Democracy has never been counted as one of Pakistan's strengths but the country once again gives it a shot as it goes to vote to elect the next Prime Minister on Wednesday (July 25). The battle lines are drawn, the stakes are high and promises lofty.
Here is a quick check on all the big numbers that promise to turn a heated pre-poll campaign into an electoral pot-boiler.
* There are 105 million* registered voters who are eligible to cast their vote in the July 25 elections - 105, 955, 407 to be absolutely specific. This number is a 23% jump from previous elections held in 2013.
* The minimum voting age is 18. According to official data accessed by Pakistan-based Dawn, 17.4 million voters are aged between 18 and 25 while another 28.99 million are between 26 and 35. There are 22.48 million voters in the 36-45 age bracket.
* There are 3765* national assembly candidates.
* There are 110* registered political parties.
* 85,000* polling booths have been set-up across the country. For comparative purposes alone, there were 930,000 polling stations in India during the 2014 Lok Sabha elections here.
* In the last elections here - in 2013, the voter turnout was 55%*. Again, for comparative purposes only, the average voter turnout in Lok Sabha elections 2014 in India, the average voter turnout over nine phases was around 66%.
* 370,000 troops have been deployed to ensure order is maintained on Wednesday. There are another 1.6 million electoral officials. These are unprecedented numbers in the country.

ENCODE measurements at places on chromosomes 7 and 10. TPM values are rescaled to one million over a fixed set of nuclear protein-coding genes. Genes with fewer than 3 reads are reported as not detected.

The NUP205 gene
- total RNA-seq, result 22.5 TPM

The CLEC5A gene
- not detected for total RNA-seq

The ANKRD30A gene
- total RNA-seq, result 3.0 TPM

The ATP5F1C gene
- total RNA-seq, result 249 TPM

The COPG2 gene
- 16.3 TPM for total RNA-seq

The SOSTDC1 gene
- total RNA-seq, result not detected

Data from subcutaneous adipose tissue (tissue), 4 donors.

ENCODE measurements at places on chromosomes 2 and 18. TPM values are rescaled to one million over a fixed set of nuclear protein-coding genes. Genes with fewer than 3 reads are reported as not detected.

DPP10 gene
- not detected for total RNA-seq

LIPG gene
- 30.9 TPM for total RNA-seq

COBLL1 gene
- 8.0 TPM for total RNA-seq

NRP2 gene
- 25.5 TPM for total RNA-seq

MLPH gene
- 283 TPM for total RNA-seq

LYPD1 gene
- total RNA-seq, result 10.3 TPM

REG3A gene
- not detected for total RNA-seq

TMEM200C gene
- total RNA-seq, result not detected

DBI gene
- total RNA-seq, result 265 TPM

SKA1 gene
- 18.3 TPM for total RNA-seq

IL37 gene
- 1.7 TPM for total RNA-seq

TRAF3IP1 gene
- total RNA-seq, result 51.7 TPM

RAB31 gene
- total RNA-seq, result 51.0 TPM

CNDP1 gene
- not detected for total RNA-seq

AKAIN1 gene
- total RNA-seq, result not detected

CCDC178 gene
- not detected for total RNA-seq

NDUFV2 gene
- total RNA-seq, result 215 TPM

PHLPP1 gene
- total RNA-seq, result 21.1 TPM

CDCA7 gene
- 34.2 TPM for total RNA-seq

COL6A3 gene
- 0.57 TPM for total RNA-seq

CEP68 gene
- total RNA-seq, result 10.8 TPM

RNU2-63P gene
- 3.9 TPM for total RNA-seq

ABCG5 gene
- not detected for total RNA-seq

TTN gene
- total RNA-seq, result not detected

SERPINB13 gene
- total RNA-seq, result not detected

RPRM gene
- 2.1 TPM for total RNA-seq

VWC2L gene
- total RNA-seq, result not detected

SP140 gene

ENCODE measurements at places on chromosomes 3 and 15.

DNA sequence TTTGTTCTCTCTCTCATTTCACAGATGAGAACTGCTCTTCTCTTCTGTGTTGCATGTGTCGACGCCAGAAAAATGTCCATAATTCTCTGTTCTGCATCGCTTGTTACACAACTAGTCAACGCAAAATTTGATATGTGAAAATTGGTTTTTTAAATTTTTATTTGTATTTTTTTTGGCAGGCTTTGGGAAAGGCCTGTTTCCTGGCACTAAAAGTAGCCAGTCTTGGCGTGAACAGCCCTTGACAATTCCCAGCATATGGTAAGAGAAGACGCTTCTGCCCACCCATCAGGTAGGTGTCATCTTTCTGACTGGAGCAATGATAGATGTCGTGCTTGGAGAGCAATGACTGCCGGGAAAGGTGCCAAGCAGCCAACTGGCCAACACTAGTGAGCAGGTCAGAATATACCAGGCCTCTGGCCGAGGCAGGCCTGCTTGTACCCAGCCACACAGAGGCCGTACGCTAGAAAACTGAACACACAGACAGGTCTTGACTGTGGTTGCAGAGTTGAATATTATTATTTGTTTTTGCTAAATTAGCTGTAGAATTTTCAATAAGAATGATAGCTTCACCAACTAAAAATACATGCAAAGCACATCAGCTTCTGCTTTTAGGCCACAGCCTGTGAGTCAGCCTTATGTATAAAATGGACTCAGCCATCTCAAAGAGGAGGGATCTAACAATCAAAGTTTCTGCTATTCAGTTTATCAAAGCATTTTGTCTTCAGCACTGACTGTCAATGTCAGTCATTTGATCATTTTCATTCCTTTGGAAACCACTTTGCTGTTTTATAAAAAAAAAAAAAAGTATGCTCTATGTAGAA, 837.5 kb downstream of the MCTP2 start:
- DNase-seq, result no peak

* Initial indications from voting are expected by 2000hrs (Pakistan local time) on Wednesday night while a definite indication can be expected by 0200hrs on Thursday (Pakistan local time).
Little wonder then that not just in Pakistan but people the world over may follow the voting process closely. In a country where the role of political parties have often been made subservient to the country's military and secret service agencies, democracy - or some semblance of it - remains a beacon of hope for peace and prosperity. While many suspect that the role of the military and secret services will continue unabated regardless of how people vote, the two main leaders battling it out - PML-N's Shehbaz Sharif and PTI's Imran Khan - have both made a treasure-trove of promises. Some controversial figures, like terrorist Hafiz Saeed, are looking for a political foothold by nominating representatives as electoral candidates - a move that has stamped the entire election process with a massive question mark.
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Under these circumstances, can Pakistanis actually vote for a new dawn? Will minorities - often persecuted here - finally get a voice? What about reports of women being barred from voting in several parts of the country? What about relations with nemesis India and sponsoring terrorism against her? And what has fate in store for the country's former PM in Nawaz Sharif who has been jailed on corruption charges and is reportedly suffering from kidney problems? Questions are aplenty, challenges even more but an inked finger - even if it is for just a day - could have the answers and the solutions.
* Data from Election Commission of Pakistan